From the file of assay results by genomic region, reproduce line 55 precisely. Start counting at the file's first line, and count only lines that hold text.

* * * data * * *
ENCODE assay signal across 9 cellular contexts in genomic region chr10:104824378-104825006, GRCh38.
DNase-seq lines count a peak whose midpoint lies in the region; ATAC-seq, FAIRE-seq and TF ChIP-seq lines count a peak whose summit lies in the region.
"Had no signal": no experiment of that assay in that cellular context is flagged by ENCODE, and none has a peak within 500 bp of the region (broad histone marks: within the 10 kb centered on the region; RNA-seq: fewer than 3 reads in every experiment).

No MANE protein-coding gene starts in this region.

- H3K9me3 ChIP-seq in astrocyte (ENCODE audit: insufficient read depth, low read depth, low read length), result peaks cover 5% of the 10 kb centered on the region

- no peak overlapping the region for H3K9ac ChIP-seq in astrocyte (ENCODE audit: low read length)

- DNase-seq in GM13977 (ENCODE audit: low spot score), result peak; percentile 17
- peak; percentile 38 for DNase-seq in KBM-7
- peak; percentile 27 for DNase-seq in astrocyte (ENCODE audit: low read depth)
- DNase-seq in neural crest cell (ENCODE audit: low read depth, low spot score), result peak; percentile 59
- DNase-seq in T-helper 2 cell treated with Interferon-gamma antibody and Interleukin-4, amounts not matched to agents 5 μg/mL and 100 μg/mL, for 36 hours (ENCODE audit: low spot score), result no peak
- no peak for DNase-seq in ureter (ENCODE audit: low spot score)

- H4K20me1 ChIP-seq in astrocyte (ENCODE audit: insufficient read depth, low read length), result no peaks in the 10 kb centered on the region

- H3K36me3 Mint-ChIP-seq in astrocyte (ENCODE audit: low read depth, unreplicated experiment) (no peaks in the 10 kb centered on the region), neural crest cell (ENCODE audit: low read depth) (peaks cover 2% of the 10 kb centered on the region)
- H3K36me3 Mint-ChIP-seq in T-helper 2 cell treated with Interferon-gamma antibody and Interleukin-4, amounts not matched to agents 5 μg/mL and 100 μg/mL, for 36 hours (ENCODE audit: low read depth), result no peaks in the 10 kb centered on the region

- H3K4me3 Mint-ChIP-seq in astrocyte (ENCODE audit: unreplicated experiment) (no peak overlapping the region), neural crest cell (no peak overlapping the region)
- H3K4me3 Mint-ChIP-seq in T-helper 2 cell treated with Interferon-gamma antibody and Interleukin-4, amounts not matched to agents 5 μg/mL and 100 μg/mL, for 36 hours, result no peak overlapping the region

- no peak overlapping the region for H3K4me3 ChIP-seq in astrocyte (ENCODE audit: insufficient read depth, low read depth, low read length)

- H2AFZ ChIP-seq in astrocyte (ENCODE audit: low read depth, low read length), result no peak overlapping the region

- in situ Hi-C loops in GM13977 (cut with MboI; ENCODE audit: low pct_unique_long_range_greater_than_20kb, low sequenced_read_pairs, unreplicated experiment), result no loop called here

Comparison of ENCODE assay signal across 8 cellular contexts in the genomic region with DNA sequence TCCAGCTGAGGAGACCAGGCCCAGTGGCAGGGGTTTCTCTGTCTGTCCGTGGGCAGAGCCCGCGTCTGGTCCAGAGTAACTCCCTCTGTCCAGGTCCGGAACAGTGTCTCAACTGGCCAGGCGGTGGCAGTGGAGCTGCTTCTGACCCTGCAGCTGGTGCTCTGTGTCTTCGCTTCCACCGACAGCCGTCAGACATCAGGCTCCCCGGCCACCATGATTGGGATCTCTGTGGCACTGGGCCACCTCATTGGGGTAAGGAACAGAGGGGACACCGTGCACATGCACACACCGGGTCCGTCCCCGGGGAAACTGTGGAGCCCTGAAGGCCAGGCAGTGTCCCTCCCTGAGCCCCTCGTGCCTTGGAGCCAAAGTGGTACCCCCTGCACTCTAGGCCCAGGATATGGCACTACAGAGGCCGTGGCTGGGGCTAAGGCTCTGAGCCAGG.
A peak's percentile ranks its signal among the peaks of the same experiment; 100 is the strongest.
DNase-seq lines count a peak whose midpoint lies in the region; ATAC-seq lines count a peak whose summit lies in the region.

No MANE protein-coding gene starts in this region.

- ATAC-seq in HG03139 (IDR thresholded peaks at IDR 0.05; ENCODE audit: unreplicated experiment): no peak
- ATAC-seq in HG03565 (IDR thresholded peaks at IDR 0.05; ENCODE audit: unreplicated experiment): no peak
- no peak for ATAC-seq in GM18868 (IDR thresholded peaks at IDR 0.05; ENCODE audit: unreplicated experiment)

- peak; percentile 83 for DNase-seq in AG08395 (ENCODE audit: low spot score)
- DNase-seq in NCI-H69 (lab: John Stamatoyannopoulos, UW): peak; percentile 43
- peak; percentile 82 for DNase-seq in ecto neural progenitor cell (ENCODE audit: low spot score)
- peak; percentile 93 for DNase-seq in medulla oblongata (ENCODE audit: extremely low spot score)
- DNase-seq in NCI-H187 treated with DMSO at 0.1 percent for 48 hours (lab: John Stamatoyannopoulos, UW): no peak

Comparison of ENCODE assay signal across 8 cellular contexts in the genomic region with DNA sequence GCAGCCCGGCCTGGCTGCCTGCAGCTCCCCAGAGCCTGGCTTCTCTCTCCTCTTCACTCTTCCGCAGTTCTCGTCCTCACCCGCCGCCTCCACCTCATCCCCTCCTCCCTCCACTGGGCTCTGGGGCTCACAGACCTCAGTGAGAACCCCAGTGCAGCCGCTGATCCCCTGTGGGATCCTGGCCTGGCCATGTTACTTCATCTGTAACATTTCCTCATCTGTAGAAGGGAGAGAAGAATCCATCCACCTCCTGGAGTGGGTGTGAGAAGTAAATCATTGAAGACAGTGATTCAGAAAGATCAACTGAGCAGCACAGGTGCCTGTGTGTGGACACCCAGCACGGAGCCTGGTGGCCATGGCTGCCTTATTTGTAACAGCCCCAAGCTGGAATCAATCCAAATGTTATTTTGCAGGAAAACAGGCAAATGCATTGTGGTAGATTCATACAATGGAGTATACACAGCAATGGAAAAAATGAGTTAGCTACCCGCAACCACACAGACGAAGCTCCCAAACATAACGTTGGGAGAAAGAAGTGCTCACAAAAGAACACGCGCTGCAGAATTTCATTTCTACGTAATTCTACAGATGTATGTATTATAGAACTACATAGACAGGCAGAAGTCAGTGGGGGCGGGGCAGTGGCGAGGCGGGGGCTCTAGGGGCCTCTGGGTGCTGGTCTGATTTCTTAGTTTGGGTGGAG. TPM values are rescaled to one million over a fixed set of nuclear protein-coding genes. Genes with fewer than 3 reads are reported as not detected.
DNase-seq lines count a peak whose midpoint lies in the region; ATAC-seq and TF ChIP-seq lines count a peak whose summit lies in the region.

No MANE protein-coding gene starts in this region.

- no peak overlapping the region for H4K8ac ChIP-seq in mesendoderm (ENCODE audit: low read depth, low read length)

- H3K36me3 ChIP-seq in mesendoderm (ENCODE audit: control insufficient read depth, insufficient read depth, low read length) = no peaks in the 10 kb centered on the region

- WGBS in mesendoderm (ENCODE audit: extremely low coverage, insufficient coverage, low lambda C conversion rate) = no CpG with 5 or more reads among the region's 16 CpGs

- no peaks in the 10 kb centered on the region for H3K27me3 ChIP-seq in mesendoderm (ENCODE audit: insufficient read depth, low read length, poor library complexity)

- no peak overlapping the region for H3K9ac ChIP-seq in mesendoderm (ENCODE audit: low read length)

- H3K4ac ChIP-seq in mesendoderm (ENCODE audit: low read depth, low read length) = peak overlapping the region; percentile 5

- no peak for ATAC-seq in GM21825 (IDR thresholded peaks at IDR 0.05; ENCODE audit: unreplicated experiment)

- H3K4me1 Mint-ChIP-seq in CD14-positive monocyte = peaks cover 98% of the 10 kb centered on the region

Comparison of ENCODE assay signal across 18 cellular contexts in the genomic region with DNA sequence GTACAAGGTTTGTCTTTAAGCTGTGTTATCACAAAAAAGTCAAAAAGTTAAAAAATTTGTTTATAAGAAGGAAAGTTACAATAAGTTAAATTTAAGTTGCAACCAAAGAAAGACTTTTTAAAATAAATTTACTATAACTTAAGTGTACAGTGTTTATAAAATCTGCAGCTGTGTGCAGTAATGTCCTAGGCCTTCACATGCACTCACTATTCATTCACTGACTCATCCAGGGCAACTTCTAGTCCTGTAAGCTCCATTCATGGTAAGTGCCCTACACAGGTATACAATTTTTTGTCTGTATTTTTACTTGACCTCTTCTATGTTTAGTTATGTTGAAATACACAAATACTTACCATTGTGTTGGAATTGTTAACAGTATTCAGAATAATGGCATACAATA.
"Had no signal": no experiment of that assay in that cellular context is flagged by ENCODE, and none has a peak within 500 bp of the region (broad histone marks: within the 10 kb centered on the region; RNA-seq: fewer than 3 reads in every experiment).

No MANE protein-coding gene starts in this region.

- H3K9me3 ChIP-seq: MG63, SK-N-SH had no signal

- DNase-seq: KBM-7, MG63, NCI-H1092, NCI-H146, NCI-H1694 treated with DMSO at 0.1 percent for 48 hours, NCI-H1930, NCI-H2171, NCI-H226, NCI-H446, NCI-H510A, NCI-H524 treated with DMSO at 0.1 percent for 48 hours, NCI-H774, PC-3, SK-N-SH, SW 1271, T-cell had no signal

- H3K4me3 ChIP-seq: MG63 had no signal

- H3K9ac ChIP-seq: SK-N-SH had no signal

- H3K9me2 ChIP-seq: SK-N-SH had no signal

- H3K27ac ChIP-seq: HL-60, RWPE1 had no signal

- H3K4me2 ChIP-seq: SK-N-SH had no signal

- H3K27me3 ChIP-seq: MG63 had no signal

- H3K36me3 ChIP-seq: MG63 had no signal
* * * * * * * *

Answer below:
- H3K36me3 ChIP-seq: MG63 had no signal